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Inhibition of hepatic microsomal triglyceride transfer protein – a novel therapeutic option for treatment of homozygous familial hypercholesterolemia

Authors Vuorio A, Tikkanen MJ, Kovanen P

Received 4 December 2013

Accepted for publication 30 January 2014

Published 6 May 2014 Volume 2014:10 Pages 263—270

DOI https://doi.org/10.2147/VHRM.S36641

Checked for plagiarism Yes

Review by Single-blind

Peer reviewer comments 3


Alpo Vuorio,1,2 Matti J Tikkanen,3 Petri T Kovanen4

1Health Center Mehiläinen, Vantaa, Finland; 2Finnish Institute of Occupational Health, Lappeenranta, Finland; 3Heart and Lung Center, Helsinki University Central Hospital, Folkhälsan Research Center, Biomedicum, Helsinki, Finland; 4Wihuri Research Institute, Biomedicum, Helsinki, Finland

Abstract: Familial hypercholesterolemia (FH) is an autosomal dominant disease caused by mutations in the low-density lipoprotein (LDL)-receptor gene (LDLR). Patients with homozygous FH (hoFH) have inherited a mutated LDLR gene from both parents, and therefore all their LDL-receptors are incapable of functioning normally. In hoFH, serum LDL levels often exceed 13 mmol/L and tendon and cutaneous xanthomata appear early (under 10 years of age). If untreated, this extremely severe form of hypercholesterolemia may cause death in childhood or in early adulthood. Based on recent data, it can be estimated that the prevalence of hoFH is about 1:500,000 or even 1:400,000. Until now, the treatment of hoFH has been based on high-dose statin treatment combined with LDL apheresis. Since the LDL cholesterol-lowering effect of statins is weak in this disease, and apheresis is a cumbersome treatment and not available at all centers, alternative novel pharmaceutical therapies are needed. Lomitapide is a newly introduced drug, capable of effectively decreasing serum LDL cholesterol concentration in hoFH. It inhibits the microsomal triglyceride transfer protein (MTTP). By inhibiting in hepatocytes the transfer of triglycerides into very low density lipoprotein particles, the drug blocks their assembly and secretion into the circulating blood. Since the very low density lipoprotein particles are precursors of LDL particles in the circulation, the reduced secretion of the former results in lower plasma concentration of the latter. The greatest concern in lomitapide treatment has been the increase in liver fat, which can be, however, counteracted by strictly adhering to a low-fat diet. Lomitapide is a welcome addition to the meager selection of drugs currently available for the treatment of refractory hypercholesterolemia in hoFH patients.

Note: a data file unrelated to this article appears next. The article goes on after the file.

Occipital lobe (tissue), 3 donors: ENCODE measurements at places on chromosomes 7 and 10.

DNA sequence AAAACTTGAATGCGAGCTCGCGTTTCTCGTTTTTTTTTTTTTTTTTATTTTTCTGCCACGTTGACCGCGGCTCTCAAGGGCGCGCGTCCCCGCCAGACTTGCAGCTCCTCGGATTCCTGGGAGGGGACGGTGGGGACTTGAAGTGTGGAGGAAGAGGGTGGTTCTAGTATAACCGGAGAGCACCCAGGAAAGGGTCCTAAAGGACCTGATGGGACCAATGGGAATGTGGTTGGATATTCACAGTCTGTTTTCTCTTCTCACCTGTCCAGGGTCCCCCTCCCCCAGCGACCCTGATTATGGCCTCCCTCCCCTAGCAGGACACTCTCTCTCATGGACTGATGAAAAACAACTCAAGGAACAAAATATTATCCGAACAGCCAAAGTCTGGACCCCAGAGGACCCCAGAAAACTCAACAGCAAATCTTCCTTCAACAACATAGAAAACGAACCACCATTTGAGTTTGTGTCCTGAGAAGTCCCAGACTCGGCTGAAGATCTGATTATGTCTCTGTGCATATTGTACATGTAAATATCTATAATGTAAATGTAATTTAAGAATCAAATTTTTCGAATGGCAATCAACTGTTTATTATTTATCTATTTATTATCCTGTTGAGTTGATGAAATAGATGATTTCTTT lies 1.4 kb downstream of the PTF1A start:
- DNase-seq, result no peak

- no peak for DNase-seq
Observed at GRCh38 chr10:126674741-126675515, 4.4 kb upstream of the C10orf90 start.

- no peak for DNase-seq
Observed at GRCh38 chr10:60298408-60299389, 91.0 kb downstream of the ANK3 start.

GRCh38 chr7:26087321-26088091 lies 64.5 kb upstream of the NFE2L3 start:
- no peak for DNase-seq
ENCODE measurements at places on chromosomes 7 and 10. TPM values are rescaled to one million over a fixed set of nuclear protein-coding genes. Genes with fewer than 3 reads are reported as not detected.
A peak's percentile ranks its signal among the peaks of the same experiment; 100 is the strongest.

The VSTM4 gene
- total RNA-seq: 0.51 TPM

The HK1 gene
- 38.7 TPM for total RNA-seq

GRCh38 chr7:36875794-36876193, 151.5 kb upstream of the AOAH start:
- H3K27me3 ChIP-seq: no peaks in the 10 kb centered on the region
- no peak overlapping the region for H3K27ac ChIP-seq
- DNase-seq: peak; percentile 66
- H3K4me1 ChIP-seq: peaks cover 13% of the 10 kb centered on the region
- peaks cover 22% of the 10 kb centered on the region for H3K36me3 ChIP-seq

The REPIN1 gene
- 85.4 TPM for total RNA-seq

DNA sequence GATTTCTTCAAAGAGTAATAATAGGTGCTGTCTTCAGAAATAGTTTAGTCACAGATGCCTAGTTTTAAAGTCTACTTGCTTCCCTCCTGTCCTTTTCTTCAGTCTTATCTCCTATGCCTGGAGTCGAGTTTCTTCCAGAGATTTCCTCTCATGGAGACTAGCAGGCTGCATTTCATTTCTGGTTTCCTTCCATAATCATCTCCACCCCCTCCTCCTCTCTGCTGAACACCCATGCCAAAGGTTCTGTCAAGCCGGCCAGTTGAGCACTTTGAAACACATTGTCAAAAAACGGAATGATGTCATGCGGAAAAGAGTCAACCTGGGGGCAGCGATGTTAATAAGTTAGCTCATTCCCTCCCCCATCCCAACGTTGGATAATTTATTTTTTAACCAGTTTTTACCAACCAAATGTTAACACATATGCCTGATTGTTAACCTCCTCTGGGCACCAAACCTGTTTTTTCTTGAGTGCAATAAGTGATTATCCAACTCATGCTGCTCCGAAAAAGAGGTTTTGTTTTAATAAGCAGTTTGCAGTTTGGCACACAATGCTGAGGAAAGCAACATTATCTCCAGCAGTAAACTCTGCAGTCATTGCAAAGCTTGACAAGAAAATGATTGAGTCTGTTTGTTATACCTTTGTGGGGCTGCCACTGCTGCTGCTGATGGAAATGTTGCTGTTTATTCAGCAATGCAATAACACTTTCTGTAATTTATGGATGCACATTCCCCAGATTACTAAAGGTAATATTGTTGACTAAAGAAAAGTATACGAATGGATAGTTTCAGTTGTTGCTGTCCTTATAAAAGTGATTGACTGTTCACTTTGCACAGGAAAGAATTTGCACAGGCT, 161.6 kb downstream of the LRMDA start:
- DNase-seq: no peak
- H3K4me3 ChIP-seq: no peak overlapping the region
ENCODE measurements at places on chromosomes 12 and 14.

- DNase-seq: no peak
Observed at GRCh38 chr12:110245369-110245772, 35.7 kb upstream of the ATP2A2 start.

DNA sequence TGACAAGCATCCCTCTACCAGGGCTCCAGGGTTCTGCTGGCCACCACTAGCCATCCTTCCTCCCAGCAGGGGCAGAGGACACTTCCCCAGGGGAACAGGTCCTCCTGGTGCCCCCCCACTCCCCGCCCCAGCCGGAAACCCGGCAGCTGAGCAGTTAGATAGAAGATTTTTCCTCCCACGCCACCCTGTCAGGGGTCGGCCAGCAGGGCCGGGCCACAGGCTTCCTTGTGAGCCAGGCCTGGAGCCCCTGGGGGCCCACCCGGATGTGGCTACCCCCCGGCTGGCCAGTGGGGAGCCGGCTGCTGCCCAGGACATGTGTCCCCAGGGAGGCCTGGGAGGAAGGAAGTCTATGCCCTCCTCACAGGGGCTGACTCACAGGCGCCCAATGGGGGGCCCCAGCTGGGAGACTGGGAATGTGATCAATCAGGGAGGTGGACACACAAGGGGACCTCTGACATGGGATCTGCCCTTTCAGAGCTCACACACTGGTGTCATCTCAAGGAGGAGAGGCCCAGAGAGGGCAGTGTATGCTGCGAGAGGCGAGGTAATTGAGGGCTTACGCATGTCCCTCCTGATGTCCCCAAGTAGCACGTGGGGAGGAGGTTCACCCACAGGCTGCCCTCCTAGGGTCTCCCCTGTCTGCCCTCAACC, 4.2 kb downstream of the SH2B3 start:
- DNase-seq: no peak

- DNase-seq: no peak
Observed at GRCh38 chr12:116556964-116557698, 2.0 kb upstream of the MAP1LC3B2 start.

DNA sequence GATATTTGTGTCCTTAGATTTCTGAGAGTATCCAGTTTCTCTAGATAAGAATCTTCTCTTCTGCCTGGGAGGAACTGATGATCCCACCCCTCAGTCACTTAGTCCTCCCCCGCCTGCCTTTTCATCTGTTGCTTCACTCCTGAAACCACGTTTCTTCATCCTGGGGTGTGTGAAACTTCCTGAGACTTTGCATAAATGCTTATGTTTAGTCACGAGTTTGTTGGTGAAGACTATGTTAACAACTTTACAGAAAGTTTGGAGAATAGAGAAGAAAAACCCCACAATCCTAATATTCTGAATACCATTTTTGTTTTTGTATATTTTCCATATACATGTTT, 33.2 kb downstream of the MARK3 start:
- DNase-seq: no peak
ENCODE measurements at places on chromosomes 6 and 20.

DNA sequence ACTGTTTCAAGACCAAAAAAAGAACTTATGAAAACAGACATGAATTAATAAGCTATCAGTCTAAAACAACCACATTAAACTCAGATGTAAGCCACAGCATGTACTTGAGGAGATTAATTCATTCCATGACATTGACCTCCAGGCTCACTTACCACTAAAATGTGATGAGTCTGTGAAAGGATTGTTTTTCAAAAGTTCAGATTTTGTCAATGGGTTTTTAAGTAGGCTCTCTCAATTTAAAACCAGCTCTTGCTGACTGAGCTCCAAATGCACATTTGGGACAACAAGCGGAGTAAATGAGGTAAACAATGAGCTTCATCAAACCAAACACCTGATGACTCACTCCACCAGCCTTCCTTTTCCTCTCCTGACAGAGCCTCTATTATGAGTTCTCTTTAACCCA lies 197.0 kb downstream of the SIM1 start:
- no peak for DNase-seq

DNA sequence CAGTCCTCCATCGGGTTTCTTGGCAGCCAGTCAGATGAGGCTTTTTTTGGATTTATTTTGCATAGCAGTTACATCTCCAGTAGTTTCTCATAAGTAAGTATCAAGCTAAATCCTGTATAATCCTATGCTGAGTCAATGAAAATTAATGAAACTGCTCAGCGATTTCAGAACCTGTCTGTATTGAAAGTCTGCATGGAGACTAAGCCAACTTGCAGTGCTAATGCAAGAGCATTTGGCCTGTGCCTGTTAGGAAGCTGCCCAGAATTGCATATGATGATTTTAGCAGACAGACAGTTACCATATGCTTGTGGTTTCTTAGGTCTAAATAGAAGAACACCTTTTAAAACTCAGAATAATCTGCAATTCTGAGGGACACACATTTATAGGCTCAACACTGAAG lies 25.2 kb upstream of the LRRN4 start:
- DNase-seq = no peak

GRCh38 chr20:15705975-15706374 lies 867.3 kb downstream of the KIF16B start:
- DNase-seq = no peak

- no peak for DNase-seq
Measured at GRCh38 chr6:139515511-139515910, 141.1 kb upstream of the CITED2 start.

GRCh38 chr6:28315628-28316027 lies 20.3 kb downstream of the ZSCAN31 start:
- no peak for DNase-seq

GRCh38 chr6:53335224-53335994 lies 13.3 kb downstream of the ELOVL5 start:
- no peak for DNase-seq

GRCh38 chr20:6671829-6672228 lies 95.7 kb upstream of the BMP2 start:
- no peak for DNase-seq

Keywords: microsomal triglyceride transfer protein inhibitor, familial hypercholesterolemia, LDL-cholesterol, metabolism, lomitapide


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